A rocket of the OKA mobile theatre ballistic missile, Kapustin Yar museum. Source: Leonidl
The United States has levelled accusations at Russia over its missile development program, claiming it is violating the Intermediate-Range Nuclear Forces Treaty (INF), according to statements made by a U.S. official in an interview with the ITAR-TASS news agency.
“The United States has come to the conclusion that the Russian Federation is violating its obligations with respect to the INF,” the spokesperson said.
Washington is concerned with a specific clause of the treaty, which lays out “the obligation to neither acquire, produce, nor test ground-based cruise missiles with a range of 500 kilometers to 5,500 km [310-3,420 miles], and not to maintain or build launchers for such missiles.”
According to the spokesperson, America views the issue as “very serious.” “We have already tried to discuss this with Russia for some time,” the spokesperson said.
In the past, Washington has indeed made public signals about its concerns with Moscow's adherence to the INF. This was underscored by a meeting with journalists held in May by the Under Secretary of State for Arms Control and International Security, Rose Gottemoeller. Gottemoeller made it clear that the meeting concerned Russia's development of a ground-based cruise missile.
Gottemoeller did not specify precisely which missile she was concerned with. However, according to information from military-diplomatic sources, the State Department's rebuke was aimed at Russia's newly produced naval cruise missile.
As a naval weapon, it does not fall under the limitations of the INF treaty, but for the purposes of more reliably testing its tactical and technical characteristics, the missile was tested on the ground. These tests were what aroused Washington's displeasure.
U.S. bypasses the INF
In response to this accusation, Russian experts assert that the U.S. has repeatedly violated and continues to bypass the INF. Major General Midykhat Vildanov, professor at the Academy of Military Sciences, considers Washington to be in regular violation of the treaty.
The U.S. has overstepped the bounds with its test firings of the Ground Based Interceptor (GBI), a missile defense system designed to destroy strategic ballistic missiles during the mid-phase of their trajectory, Vildanov explained to RBTH.
Here, Vildanov referred to the expertise of Yury Solomonov, chief designer of Russia's Topol-M, Yars, and Bulava solid-fuel ICBMs. Solomonov has repeatedly emphasized that “although this missile [the GBI] theoretically has a surface-to-air role, it is easily modified as a surface-to-surface system.”
Taking advantage of this, the general stresses, the American side has bypassed the INF and developed a medium and intermediate-range missile to serve as the target during missile defense tests.
Furthermore, the Americans introduced the term “intermediate-range” without the consent of their Russian treaty partners.
The professor notes that the U.S. does not display its new system at demonstrations or make it available for inspection, does not declare the location of launch sites, and does not provide notification when it is re-locating the missiles.
Therefore, Solomonov continued, the Americans have violated the INF by developing a new medium-range rocket for their missile-defense tests.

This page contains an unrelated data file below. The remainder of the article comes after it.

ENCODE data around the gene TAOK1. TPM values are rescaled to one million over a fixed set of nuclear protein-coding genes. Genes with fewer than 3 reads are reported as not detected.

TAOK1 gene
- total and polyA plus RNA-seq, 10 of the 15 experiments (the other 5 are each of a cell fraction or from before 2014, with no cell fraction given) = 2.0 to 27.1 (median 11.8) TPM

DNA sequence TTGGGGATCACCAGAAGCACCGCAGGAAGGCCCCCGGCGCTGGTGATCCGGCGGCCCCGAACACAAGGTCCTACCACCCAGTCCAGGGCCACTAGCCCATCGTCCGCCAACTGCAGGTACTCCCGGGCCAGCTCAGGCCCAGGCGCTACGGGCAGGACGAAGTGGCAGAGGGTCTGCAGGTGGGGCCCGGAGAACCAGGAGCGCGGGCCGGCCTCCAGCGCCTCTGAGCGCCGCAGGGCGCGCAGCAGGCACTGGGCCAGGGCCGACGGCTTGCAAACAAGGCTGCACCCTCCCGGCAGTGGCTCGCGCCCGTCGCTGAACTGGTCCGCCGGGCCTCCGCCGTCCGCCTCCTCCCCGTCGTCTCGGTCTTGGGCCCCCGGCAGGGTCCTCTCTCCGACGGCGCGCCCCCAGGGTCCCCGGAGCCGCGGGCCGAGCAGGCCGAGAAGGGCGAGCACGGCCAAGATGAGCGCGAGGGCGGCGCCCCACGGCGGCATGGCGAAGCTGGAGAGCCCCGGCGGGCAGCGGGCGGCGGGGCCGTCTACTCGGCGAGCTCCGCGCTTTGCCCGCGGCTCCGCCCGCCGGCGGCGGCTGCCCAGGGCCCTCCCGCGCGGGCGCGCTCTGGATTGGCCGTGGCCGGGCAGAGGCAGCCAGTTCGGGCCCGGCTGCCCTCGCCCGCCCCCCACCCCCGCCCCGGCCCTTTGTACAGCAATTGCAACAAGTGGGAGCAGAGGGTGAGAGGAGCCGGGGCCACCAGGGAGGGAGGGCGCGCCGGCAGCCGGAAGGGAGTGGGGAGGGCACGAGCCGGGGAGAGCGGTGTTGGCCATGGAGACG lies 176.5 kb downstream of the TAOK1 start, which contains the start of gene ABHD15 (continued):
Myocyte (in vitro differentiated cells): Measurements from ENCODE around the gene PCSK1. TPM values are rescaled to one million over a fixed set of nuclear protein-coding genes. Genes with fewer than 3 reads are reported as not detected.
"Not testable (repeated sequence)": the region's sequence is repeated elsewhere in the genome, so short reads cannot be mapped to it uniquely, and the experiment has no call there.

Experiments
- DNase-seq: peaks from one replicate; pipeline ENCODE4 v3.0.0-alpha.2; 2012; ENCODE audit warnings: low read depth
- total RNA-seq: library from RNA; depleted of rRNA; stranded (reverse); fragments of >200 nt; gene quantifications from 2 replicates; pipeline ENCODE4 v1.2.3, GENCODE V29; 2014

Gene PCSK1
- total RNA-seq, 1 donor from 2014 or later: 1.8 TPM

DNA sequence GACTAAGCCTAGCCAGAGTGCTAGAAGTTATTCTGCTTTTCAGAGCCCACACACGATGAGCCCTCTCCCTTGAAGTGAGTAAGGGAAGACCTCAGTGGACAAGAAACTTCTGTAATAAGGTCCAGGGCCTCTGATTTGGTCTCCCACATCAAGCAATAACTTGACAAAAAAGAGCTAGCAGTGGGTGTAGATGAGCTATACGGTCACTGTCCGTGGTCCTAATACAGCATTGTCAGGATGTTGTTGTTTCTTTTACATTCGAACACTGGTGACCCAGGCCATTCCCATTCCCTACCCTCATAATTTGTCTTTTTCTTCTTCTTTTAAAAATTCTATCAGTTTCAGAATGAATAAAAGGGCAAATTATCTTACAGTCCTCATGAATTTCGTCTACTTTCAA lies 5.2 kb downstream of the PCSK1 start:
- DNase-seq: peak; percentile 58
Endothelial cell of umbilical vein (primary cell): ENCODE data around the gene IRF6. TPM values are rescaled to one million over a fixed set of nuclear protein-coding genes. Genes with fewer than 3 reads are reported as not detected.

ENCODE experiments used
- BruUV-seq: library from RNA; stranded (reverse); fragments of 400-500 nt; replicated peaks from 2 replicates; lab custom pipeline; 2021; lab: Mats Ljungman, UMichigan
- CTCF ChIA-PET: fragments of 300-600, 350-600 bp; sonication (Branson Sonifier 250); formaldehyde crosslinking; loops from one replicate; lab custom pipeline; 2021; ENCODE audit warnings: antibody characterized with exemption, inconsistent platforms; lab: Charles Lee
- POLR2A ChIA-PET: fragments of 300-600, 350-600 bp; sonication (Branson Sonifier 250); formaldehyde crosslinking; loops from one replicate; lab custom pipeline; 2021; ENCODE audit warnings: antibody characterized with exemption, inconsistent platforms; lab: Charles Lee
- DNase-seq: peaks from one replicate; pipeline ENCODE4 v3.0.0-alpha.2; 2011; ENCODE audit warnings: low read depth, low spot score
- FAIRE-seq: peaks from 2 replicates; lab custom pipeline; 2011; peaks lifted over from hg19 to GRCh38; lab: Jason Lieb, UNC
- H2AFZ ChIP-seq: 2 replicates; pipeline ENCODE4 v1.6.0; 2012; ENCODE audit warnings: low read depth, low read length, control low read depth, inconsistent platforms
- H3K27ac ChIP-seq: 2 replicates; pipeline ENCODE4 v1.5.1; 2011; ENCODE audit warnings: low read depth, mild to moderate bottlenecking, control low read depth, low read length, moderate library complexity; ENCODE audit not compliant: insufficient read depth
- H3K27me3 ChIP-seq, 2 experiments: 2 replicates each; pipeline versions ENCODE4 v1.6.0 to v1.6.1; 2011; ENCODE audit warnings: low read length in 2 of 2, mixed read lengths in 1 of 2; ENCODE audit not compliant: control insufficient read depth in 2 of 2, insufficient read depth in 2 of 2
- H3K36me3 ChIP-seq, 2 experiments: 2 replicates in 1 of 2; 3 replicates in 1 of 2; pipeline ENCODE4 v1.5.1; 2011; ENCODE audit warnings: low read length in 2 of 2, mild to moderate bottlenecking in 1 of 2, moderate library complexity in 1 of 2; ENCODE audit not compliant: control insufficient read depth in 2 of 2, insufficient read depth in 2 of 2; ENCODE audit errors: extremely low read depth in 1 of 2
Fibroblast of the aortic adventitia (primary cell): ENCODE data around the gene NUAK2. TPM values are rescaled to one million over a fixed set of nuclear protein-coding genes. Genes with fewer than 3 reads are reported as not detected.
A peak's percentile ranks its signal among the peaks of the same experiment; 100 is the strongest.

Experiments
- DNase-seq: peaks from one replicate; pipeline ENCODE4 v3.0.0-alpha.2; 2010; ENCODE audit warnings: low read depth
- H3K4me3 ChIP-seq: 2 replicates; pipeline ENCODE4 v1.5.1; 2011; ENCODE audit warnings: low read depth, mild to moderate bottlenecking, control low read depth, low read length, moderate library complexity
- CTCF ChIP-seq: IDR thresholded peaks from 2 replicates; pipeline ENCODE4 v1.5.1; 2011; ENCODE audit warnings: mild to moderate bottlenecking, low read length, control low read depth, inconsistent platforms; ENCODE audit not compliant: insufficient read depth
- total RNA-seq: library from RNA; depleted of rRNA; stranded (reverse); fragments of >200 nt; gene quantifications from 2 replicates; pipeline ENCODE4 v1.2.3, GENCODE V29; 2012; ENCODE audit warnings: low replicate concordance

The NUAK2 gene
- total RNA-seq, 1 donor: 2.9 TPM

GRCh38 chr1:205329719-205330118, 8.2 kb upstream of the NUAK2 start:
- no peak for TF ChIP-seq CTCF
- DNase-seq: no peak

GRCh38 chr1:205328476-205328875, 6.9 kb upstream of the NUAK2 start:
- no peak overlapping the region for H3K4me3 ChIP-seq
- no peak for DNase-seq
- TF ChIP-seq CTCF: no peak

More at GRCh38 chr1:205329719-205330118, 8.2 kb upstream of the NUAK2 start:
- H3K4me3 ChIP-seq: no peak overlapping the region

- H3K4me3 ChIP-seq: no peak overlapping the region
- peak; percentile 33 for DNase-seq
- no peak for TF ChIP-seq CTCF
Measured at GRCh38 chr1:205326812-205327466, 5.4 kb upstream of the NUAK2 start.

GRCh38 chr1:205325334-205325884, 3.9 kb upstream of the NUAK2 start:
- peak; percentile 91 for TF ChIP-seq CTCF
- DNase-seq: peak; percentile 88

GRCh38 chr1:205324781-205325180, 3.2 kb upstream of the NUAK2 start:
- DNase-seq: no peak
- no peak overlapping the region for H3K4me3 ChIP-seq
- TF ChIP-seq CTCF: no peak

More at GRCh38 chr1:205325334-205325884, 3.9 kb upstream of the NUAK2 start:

This has allowed them to complete almost 22 successful intercepts, leading to the deployment a new anti-ballistic missile system, the Standard 3. The Standard 3 also began to be incorporated into the Aegis ground-based missile defense system, deployed in Romania.
Treaty compliance should be monitored by specialists
In the opinion of Alexei Arbatov, director of the Center for International Security at the Institute of World Economy and International Relations of the Russian Academy of Sciences, it is not appropriate to bring Russian-American treaty disputes such as the INF compliance issue into the arena of public debate, since a bilateral commission exists for the purposes of maintaining such agreements.
The task of assessing the delicacy and details of treaty procedures should belong to specialists who are qualified to make such decisions. The responsibility to find compromises lies with them, and only afterward would it be appropriate to appeal to politicians and the public.
For context, the treaty on the liquidation of medium and short-range missiles was signed by the USSR and U.S. in Washington on December 8, 1987. The Soviet Union acceded to the agreement due to the 429 ballistic and cruise missiles (Pershing-1A, Pershing-2, and BGM-109G) that the U.S. had deployed in West Germany, Italy, Belgium, and the UK. Within minutes, these weapons were capable of delivering their nuclear warheads to any point in the European part of the USSR, all the way to the Volga.
In compliance with the terms of the INF, the Soviet Union destroyed 1,752 of its analogous missiles and decommissioned 845 launchers, three production facilities and 69 missile bases.
Among the decommissioned missiles were the Oka mobile theater ballistic missile (OTR-23) and its “older sister,” the Iskander-M. The latter had a maximum range of 480 km (300 miles), less than the 500 specified by the treaty, but was nevertheless included in the terms of the treaty due to Washington's insistent request.
The U.S. dismantled 859 medium and short-range missiles, 283 launchers, seven production facilities, and nine missile bases.
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